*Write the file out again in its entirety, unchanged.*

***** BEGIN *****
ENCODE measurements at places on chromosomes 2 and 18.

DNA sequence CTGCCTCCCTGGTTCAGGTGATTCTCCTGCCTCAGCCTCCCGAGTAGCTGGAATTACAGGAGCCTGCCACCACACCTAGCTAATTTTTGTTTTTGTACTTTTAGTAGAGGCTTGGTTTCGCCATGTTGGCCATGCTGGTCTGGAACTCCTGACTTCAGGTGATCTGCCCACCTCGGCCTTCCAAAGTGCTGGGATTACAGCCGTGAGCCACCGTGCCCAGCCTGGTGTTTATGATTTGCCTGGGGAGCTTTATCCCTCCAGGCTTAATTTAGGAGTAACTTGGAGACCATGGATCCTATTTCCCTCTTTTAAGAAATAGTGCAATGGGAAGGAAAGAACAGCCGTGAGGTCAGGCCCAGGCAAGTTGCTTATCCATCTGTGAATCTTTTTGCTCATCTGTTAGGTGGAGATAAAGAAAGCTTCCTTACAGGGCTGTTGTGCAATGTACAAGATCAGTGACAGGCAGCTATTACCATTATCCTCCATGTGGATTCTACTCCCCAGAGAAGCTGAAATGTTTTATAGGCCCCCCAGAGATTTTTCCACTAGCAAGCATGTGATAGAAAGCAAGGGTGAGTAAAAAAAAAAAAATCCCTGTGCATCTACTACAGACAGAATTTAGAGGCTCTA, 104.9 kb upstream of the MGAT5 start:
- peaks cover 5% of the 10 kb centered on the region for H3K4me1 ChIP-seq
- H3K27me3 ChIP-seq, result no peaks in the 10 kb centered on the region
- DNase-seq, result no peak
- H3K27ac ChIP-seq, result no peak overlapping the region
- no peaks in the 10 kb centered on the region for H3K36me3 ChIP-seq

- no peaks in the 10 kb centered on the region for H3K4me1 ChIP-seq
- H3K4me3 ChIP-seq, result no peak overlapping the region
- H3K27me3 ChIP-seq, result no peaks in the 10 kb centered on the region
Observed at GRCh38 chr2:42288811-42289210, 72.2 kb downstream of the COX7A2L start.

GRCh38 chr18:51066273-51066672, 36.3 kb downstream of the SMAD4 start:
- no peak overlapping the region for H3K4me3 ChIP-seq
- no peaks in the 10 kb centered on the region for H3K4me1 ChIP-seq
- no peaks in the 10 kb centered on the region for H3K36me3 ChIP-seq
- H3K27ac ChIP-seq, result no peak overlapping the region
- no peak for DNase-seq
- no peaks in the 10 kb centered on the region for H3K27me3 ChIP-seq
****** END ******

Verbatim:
ENCODE measurements at places on chromosomes 2 and 18.

DNA sequence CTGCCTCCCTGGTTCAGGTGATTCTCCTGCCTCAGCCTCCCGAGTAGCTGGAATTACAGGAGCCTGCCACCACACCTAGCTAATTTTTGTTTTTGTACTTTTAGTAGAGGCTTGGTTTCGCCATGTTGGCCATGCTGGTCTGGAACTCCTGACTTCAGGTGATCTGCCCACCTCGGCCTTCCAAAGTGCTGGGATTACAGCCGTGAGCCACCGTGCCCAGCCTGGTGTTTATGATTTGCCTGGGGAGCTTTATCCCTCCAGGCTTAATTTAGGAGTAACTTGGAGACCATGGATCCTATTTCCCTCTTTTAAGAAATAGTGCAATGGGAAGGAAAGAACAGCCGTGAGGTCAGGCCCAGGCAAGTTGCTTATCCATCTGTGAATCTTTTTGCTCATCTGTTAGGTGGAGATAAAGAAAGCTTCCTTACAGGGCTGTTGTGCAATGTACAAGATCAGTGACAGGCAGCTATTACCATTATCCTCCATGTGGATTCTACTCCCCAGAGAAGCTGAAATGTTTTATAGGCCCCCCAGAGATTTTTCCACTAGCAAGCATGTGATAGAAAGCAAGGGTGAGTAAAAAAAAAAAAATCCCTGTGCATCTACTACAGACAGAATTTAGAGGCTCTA, 104.9 kb upstream of the MGAT5 start:
- peaks cover 5% of the 10 kb centered on the region for H3K4me1 ChIP-seq
- H3K27me3 ChIP-seq, result no peaks in the 10 kb centered on the region
- DNase-seq, result no peak
- H3K27ac ChIP-seq, result no peak overlapping the region
- no peaks in the 10 kb centered on the region for H3K36me3 ChIP-seq

- no peaks in the 10 kb centered on the region for H3K4me1 ChIP-seq
- H3K4me3 ChIP-seq, result no peak overlapping the region
- H3K27me3 ChIP-seq, result no peaks in the 10 kb centered on the region
Observed at GRCh38 chr2:42288811-42289210, 72.2 kb downstream of the COX7A2L start.

GRCh38 chr18:51066273-51066672, 36.3 kb downstream of the SMAD4 start:
- no peak overlapping the region for H3K4me3 ChIP-seq
- no peaks in the 10 kb centered on the region for H3K4me1 ChIP-seq
- no peaks in the 10 kb centered on the region for H3K36me3 ChIP-seq
- H3K27ac ChIP-seq, result no peak overlapping the region
- no peak for DNase-seq
- no peaks in the 10 kb centered on the region for H3K27me3 ChIP-seq